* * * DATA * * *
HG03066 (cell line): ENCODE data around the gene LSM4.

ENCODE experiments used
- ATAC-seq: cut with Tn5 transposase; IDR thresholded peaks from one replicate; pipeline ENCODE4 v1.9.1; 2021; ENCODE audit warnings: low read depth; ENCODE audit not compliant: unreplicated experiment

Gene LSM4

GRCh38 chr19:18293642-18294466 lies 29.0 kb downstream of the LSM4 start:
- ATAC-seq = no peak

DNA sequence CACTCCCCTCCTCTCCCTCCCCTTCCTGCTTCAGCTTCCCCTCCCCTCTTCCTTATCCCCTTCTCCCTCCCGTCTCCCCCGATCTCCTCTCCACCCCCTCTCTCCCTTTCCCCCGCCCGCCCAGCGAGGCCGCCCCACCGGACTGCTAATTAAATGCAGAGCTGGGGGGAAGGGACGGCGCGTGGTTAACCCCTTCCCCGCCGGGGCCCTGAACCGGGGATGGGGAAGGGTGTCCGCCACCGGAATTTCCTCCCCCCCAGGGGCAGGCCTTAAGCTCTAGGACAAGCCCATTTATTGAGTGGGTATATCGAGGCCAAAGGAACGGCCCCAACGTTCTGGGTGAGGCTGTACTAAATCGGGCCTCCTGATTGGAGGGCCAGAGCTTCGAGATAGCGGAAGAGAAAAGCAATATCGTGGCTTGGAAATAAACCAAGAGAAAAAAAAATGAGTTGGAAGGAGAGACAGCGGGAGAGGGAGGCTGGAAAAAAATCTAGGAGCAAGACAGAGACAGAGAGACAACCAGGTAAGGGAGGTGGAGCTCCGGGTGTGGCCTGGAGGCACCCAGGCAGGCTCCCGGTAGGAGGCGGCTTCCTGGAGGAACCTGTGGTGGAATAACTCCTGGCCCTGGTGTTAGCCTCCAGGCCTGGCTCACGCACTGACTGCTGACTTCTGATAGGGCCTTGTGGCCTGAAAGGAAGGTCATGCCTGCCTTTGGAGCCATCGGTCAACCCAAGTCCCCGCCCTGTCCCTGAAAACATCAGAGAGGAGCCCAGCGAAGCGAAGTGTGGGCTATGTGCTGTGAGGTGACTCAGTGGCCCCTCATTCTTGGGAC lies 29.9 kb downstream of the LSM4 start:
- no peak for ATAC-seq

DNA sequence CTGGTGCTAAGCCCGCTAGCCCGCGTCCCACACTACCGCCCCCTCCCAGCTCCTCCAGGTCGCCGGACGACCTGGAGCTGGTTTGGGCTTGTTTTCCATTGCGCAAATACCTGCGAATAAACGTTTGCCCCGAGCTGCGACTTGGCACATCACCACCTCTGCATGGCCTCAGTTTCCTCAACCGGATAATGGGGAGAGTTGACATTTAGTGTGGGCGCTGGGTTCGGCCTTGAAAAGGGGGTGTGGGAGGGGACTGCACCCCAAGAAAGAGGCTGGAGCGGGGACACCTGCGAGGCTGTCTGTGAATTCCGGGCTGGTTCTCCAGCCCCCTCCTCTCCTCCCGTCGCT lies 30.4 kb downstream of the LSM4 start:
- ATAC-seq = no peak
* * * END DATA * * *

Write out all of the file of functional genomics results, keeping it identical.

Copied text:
HG03066 (cell line): ENCODE data around the gene LSM4.

ENCODE experiments used
- ATAC-seq: cut with Tn5 transposase; IDR thresholded peaks from one replicate; pipeline ENCODE4 v1.9.1; 2021; ENCODE audit warnings: low read depth; ENCODE audit not compliant: unreplicated experiment

Gene LSM4

GRCh38 chr19:18293642-18294466 lies 29.0 kb downstream of the LSM4 start:
- ATAC-seq = no peak

DNA sequence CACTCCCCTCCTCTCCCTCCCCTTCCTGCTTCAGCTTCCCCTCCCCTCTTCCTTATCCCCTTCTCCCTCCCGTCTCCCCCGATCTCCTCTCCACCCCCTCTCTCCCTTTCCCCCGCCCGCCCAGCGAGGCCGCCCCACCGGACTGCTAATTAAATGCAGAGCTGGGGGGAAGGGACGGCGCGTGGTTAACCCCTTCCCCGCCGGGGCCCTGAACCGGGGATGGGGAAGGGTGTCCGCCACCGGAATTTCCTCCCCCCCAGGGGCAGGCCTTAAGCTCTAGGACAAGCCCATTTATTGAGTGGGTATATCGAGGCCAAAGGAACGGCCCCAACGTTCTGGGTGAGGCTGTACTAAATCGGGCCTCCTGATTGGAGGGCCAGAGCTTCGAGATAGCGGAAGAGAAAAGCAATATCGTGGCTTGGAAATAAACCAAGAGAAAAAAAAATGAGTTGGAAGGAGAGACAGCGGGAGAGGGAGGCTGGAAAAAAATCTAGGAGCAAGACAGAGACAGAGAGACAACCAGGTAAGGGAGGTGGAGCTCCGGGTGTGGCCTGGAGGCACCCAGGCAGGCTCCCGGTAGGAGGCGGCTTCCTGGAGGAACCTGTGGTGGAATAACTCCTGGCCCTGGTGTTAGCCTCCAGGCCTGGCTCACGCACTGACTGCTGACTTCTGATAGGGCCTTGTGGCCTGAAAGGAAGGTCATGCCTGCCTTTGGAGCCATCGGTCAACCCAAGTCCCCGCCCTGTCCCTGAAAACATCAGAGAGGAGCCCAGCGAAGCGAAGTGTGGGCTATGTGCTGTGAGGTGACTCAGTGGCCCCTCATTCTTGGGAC lies 29.9 kb downstream of the LSM4 start:
- no peak for ATAC-seq

DNA sequence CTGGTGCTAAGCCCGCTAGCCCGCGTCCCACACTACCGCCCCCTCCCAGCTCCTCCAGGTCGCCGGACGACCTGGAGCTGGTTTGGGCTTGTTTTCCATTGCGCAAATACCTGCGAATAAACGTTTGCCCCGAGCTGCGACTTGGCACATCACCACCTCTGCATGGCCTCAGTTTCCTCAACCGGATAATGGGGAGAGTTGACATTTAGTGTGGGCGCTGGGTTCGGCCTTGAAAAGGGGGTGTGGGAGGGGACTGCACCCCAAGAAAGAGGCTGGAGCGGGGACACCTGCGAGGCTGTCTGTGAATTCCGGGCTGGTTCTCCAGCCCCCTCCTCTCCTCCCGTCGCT lies 30.4 kb downstream of the LSM4 start:
- ATAC-seq = no peak